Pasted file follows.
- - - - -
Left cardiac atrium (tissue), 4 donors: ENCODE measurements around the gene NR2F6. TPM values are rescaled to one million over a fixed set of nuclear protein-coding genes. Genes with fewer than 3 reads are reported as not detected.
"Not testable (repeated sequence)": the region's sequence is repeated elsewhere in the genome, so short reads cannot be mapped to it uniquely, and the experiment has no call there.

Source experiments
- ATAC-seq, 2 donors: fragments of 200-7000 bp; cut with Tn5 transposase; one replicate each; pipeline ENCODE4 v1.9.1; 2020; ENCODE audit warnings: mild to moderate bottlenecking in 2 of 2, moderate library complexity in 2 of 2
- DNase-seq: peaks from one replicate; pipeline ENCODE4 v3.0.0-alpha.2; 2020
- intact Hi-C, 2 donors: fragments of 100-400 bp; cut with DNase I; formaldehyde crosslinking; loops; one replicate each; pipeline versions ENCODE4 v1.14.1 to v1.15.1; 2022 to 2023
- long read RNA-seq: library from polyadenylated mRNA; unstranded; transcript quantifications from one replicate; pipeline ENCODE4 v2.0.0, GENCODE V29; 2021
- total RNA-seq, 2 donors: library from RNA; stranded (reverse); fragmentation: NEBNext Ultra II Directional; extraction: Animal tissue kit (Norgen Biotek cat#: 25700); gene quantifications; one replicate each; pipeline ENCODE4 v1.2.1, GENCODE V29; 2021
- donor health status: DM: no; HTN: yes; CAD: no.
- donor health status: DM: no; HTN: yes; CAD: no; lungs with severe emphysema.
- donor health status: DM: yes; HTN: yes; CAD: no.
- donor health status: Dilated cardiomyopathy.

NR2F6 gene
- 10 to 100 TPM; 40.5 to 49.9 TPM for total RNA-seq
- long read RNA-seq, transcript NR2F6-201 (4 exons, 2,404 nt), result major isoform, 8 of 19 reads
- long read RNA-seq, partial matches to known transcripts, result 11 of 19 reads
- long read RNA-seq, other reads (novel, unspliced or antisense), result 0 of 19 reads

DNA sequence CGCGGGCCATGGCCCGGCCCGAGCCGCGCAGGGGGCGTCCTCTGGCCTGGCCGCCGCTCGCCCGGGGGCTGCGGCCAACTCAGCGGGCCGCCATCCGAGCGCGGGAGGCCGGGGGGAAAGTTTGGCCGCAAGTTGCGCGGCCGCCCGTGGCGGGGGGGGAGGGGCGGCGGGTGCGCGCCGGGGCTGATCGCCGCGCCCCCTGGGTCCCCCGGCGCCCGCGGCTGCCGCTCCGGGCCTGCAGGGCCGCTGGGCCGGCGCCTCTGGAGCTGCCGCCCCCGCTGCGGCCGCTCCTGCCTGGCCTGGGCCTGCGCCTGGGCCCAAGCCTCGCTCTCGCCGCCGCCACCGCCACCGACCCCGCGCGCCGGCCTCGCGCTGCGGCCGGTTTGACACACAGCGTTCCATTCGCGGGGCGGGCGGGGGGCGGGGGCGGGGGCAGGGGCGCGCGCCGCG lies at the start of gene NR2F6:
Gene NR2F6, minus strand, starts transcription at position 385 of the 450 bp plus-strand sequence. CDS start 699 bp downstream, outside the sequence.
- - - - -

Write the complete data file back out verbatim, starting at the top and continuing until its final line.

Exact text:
Left cardiac atrium (tissue), 4 donors: ENCODE measurements around the gene NR2F6. TPM values are rescaled to one million over a fixed set of nuclear protein-coding genes. Genes with fewer than 3 reads are reported as not detected.
"Not testable (repeated sequence)": the region's sequence is repeated elsewhere in the genome, so short reads cannot be mapped to it uniquely, and the experiment has no call there.

Source experiments
- ATAC-seq, 2 donors: fragments of 200-7000 bp; cut with Tn5 transposase; one replicate each; pipeline ENCODE4 v1.9.1; 2020; ENCODE audit warnings: mild to moderate bottlenecking in 2 of 2, moderate library complexity in 2 of 2
- DNase-seq: peaks from one replicate; pipeline ENCODE4 v3.0.0-alpha.2; 2020
- intact Hi-C, 2 donors: fragments of 100-400 bp; cut with DNase I; formaldehyde crosslinking; loops; one replicate each; pipeline versions ENCODE4 v1.14.1 to v1.15.1; 2022 to 2023
- long read RNA-seq: library from polyadenylated mRNA; unstranded; transcript quantifications from one replicate; pipeline ENCODE4 v2.0.0, GENCODE V29; 2021
- total RNA-seq, 2 donors: library from RNA; stranded (reverse); fragmentation: NEBNext Ultra II Directional; extraction: Animal tissue kit (Norgen Biotek cat#: 25700); gene quantifications; one replicate each; pipeline ENCODE4 v1.2.1, GENCODE V29; 2021
- donor health status: DM: no; HTN: yes; CAD: no.
- donor health status: DM: no; HTN: yes; CAD: no; lungs with severe emphysema.
- donor health status: DM: yes; HTN: yes; CAD: no.
- donor health status: Dilated cardiomyopathy.

NR2F6 gene
- 10 to 100 TPM; 40.5 to 49.9 TPM for total RNA-seq
- long read RNA-seq, transcript NR2F6-201 (4 exons, 2,404 nt), result major isoform, 8 of 19 reads
- long read RNA-seq, partial matches to known transcripts, result 11 of 19 reads
- long read RNA-seq, other reads (novel, unspliced or antisense), result 0 of 19 reads

DNA sequence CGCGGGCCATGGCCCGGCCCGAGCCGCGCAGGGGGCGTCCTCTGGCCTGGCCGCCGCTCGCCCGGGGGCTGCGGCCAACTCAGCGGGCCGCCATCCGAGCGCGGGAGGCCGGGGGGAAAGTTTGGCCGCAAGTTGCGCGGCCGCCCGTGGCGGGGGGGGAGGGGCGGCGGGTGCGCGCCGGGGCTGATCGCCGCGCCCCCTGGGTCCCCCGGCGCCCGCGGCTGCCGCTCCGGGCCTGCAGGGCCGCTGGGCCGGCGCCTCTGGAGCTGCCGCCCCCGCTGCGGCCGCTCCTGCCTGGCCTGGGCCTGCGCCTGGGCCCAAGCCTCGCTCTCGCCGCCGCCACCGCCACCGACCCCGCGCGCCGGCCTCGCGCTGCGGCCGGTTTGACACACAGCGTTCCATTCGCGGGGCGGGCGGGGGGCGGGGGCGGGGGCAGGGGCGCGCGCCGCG lies at the start of gene NR2F6:
Gene NR2F6, minus strand, starts transcription at position 385 of the 450 bp plus-strand sequence. CDS start 699 bp downstream, outside the sequence.